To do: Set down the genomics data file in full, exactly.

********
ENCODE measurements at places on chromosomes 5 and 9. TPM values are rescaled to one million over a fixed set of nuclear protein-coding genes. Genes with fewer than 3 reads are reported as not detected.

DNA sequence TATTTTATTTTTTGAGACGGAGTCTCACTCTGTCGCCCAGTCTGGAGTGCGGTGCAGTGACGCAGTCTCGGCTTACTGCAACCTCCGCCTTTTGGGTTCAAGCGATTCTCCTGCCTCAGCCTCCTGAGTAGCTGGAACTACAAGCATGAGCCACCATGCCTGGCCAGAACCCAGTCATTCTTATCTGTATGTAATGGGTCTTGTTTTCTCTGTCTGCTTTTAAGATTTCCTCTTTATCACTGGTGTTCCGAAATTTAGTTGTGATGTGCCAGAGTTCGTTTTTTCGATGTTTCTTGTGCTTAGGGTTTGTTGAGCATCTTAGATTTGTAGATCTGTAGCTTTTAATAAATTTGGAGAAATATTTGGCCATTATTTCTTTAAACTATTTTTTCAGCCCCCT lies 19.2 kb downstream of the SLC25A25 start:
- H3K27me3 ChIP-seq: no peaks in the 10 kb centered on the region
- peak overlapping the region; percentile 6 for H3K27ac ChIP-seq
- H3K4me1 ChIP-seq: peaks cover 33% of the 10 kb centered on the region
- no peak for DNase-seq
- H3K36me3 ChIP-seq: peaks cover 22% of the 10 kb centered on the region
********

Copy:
ENCODE measurements at places on chromosomes 5 and 9. TPM values are rescaled to one million over a fixed set of nuclear protein-coding genes. Genes with fewer than 3 reads are reported as not detected.

DNA sequence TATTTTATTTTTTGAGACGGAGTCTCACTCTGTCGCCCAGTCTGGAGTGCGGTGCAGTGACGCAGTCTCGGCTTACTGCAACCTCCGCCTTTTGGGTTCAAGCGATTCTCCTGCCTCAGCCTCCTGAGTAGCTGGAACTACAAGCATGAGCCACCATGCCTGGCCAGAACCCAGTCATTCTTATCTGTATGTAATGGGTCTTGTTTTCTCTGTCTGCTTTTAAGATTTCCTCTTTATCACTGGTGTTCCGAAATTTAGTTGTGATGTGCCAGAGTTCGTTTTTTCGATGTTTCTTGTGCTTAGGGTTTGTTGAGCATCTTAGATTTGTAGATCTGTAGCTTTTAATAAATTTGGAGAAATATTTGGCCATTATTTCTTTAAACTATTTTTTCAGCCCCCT lies 19.2 kb downstream of the SLC25A25 start:
- H3K27me3 ChIP-seq: no peaks in the 10 kb centered on the region
- peak overlapping the region; percentile 6 for H3K27ac ChIP-seq
- H3K4me1 ChIP-seq: peaks cover 33% of the 10 kb centered on the region
- no peak for DNase-seq
- H3K36me3 ChIP-seq: peaks cover 22% of the 10 kb centered on the region